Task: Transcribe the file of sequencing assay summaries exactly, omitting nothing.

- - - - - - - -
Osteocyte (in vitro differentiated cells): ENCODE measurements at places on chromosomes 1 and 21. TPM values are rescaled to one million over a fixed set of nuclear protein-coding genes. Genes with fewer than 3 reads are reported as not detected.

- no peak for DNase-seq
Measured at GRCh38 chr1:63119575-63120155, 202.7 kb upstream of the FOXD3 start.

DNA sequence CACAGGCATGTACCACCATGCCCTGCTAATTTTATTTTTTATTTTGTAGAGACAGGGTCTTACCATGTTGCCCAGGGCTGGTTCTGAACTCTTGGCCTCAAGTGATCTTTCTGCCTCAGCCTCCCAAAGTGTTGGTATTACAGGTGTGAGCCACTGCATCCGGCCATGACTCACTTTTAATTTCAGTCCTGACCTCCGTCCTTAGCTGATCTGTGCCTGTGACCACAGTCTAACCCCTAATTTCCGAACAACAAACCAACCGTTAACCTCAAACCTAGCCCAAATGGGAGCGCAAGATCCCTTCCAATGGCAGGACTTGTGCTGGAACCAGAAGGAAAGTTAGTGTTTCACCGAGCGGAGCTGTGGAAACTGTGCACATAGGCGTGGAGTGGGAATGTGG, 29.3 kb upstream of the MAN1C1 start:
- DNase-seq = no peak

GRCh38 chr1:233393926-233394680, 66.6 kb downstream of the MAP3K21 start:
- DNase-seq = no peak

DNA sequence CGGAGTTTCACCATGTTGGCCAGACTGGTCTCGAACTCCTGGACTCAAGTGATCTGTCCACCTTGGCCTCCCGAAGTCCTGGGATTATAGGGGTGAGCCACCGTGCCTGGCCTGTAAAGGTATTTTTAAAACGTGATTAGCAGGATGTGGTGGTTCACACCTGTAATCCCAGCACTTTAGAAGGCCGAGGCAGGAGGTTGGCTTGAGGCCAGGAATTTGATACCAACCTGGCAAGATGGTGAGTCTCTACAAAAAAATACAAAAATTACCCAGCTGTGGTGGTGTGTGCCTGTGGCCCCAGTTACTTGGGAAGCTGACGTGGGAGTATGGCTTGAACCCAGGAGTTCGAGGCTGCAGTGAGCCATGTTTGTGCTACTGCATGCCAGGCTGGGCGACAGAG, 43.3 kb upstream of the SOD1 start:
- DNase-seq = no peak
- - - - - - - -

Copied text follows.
Osteocyte (in vitro differentiated cells): ENCODE measurements at places on chromosomes 1 and 21. TPM values are rescaled to one million over a fixed set of nuclear protein-coding genes. Genes with fewer than 3 reads are reported as not detected.

- no peak for DNase-seq
Measured at GRCh38 chr1:63119575-63120155, 202.7 kb upstream of the FOXD3 start.

DNA sequence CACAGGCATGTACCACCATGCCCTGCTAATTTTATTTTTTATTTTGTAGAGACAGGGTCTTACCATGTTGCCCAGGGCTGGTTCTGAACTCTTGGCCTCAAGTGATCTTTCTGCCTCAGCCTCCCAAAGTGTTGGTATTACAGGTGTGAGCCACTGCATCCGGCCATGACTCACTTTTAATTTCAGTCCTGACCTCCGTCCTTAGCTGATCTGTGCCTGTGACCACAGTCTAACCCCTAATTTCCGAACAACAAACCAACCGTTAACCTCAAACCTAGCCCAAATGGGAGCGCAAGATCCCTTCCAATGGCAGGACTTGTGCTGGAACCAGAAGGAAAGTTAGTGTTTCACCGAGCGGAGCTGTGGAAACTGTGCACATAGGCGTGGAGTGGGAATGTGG, 29.3 kb upstream of the MAN1C1 start:
- DNase-seq = no peak

GRCh38 chr1:233393926-233394680, 66.6 kb downstream of the MAP3K21 start:
- DNase-seq = no peak

DNA sequence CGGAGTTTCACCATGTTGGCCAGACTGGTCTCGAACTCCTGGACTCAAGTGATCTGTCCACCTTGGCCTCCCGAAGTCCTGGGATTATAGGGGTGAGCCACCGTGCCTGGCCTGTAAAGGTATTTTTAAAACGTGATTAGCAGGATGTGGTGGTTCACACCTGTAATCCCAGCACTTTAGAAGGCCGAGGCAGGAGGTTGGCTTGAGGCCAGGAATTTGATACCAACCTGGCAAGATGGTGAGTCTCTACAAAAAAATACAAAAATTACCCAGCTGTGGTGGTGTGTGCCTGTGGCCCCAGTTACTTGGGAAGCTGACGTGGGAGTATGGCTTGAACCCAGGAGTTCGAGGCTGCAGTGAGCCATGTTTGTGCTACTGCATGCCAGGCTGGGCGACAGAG, 43.3 kb upstream of the SOD1 start:
- DNase-seq = no peak